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How do you defend a shooter who holds space?

Would like some advice as to how to coach defenders to defend a shooter who holds to protect space?  Any advice would be appreciated.  Thank you.

how do you teach your defence to zone/block/hold their space?  and that is the answer to your question.  its just basic zoning, and you just have to teach your defence how to handle being defended.  i do this all the time as a shooter and most defence dont have a clue out to get out of a basic defence stance.

get your defence to keep moving to get back into her defence stance, and dont let the shooter concentrate on the game, but on trying to get her psosition.  its a lot of work, but i use to find it amusing to do when i played defence.

Hi Anne, a shooter that is good at holding space is a challenge for any defender even in the highest levels of netball.  Some strategies that could be used are (1) playing slightly off the player to encourage the pass and watching ball flight closely to anticipate the tip or interecept, (2) hold shooter from post side out as far as possible and/or close to goal line without letting them get around defender which can take a lot of effort if shooter is persistent (3) defend with arm/arms outstretched straight upwards to give the passer something to think about before passing straight into the held space but this must be done when the pass is about to leave their hands or obstruction may be penalised (4) keep active with good defensive stance i.e. with eyes up, chest out, bent hips, knees, arms at the ready to switch sides and tip/intercept with outside arm (5) work out if shooter has dominant side and defend that side to encourage errors with receiving on non dominant side.  Some shooters will continually set up on defenders early in the passage of play and the battle of holding for space begins early.  It can sometimes help if defender keeps to outer edge or out of circle altogether until absolutely necessary to close the gap just to keep a shooter guessing but the timing has to be just right.  There is no easy answer but incorporating a range of techniques just to see how the shooter reacts and, if you can change the situation even if only slightly, is better than getting stuck in the hold and losing motivation.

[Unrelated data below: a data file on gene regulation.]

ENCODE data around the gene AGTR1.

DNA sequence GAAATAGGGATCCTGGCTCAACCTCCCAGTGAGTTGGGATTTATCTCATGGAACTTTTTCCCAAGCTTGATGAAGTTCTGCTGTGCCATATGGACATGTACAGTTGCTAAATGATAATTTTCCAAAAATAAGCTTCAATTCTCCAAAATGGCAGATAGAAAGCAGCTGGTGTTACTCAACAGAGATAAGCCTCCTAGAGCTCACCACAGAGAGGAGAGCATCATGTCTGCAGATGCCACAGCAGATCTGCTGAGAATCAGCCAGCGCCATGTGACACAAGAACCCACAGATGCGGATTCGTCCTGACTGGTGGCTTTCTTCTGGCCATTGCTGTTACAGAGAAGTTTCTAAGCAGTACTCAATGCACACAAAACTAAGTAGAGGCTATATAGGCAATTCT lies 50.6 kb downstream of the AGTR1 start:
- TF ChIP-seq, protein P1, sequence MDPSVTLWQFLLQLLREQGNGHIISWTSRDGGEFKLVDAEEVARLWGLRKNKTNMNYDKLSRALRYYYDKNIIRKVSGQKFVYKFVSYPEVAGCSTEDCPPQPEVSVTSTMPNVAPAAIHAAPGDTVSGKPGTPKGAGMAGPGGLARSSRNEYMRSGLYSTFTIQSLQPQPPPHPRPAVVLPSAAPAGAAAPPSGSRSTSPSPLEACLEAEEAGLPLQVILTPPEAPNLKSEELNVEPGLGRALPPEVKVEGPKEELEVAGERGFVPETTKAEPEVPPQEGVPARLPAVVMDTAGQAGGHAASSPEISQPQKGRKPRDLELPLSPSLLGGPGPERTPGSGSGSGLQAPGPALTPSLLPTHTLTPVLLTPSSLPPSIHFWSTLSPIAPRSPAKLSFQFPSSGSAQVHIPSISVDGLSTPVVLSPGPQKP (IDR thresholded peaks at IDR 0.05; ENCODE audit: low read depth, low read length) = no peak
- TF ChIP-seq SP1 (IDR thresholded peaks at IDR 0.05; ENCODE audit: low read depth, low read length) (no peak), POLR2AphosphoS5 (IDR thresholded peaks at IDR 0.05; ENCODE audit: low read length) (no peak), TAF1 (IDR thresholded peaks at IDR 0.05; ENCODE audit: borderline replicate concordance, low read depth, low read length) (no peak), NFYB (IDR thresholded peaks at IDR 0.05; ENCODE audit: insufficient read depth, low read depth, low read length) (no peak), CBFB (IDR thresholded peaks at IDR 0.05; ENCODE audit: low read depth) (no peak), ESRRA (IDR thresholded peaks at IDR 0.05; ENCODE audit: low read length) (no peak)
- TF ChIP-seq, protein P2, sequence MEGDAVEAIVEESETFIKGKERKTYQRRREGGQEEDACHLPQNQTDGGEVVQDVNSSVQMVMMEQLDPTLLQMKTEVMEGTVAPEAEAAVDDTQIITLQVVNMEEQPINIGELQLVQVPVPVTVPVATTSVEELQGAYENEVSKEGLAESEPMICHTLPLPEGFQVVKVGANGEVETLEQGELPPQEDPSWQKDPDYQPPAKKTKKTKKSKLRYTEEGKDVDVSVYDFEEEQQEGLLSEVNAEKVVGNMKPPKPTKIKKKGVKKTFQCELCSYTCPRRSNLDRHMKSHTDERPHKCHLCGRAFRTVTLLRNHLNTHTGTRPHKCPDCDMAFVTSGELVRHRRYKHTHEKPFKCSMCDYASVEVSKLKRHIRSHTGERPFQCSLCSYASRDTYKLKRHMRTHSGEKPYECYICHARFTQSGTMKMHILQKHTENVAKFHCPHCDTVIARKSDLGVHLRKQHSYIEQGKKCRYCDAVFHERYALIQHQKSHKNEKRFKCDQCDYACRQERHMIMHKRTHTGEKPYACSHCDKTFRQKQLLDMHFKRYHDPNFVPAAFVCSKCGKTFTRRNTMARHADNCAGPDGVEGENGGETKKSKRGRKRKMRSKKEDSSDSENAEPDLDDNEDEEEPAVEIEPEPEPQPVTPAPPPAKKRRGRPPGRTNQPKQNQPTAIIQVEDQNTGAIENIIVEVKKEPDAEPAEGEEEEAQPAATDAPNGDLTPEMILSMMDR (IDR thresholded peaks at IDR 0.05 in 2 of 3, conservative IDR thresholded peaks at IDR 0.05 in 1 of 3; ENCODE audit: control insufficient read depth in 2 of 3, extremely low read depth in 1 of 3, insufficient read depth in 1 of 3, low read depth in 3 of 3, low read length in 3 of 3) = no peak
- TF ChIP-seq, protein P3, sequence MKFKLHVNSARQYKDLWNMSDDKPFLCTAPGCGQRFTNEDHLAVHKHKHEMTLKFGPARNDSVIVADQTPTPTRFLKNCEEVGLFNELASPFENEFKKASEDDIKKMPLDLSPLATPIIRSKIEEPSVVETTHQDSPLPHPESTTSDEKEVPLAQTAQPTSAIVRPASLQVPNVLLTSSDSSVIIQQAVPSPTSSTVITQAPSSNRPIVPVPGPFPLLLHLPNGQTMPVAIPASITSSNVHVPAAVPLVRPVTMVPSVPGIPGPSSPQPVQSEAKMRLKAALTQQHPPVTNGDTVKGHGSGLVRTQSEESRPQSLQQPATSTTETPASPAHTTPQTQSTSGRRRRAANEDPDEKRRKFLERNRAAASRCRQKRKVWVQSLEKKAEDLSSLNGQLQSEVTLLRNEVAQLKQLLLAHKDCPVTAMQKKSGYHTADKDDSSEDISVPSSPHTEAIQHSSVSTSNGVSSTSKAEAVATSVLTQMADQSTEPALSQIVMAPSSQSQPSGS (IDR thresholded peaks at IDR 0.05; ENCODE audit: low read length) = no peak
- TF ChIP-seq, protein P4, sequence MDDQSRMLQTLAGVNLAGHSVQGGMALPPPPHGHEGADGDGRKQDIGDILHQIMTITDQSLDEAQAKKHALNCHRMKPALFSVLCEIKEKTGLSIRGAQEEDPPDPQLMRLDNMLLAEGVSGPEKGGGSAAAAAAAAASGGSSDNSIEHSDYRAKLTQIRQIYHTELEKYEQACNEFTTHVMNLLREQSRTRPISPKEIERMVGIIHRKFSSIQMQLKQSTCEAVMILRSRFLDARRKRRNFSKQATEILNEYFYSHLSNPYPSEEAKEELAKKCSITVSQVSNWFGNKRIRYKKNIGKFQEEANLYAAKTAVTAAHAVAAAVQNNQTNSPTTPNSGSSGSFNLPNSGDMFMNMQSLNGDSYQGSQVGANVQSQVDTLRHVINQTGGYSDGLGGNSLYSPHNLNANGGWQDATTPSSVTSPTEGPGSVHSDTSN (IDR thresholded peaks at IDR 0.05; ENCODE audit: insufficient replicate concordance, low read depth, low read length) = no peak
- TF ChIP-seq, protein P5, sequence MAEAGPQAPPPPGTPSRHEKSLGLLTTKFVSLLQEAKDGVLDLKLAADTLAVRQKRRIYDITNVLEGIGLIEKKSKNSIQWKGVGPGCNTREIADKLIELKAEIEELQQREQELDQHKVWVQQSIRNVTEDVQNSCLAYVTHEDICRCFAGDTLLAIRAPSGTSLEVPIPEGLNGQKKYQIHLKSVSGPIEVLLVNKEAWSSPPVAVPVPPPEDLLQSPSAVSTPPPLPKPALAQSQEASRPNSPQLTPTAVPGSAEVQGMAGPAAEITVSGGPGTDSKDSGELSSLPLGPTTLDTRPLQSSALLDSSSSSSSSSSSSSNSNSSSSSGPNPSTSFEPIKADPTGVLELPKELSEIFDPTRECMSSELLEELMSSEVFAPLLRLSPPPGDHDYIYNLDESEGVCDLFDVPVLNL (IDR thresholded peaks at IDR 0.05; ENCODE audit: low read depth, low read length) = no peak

they need to come off the shooter. There is not pointing in standing still as the shooter will just set up and hold space. Tell your defender to get on her toes and move around the shooter. A holding goalie hates a bouncy defender because it's hard for them to  set up.

Thank you Lee-anne, Janet and Joanne for taking the time to give me your advice.  It is such a difficult situation in the circle.  I appreciate your responses and have passed them onto my defences.  Any further advice would also be appreciated.

no probs Anne...just let us know how they go, and im sure you will get more responses if you need more help. :)

These answers are fantastic. Thank you. I am also trying to teach my GK this skill as our main opposition in the finals has a GS that has been taught to hold well. They rely on her a lot in their attacking play. One other option I am considering to trying a disrupt this play is getting my GD to double team the GS with GK but also look to float off for the intercept of any pass to GA as she drives into circle. GD is fast and has excellent anticipation. I plan to ask my C to pick the GA up in the goal third and try to zone her out and slow her progression to the circle to further pressure the attack. Any feedback on this approach ladies? have you used it? Any suggestions on how best to teach zoning and double teaming like this would be appreciated.

 

MMMM your strategy for double teaming the GS is often used with WA or C to pick up/block out GA.  The key is that the GD or GK needs to be able to respond quickly once the GA gets into the circle to prevent a successful pass getting in.  This strategy can create an intercept opportunity for the defender if they are skilled enough which is what the defending is all about.    If it works a couple of times then the opposition would most probably change their tactics so it is always about adapting to the situation.  If it doesn't work a couple of times I would go back to one on one. Just beware of the GS that keeps the defenders busy then moves to screen out defender from challenge of pass to GA, a great move but not often seen.  Also beware of that fake pass into GA to get GD to move off GS and then pass goes in to GS.  By zoning you mean blocking as zone defending is area focused not player focused.  Blocking and double teaming can be practised at training by blocking down court drills (e.g. Running the Gauntlet) then incorporated into set plays into the circle to get the message across of what is required but the key point is the communication between GD & GK as they need to read off the down court play and be on the same page as to when to double team or not and how each is to respond if the block is broken. A push (verbal of physical) from the GK to the GD is a good way of encouraging the move off the GS and letting the GD know that the GK has got the GS covered.  Practising this against another team with at least equal or better skill level is a good way to develop the communication aspect and sharpen responses. 

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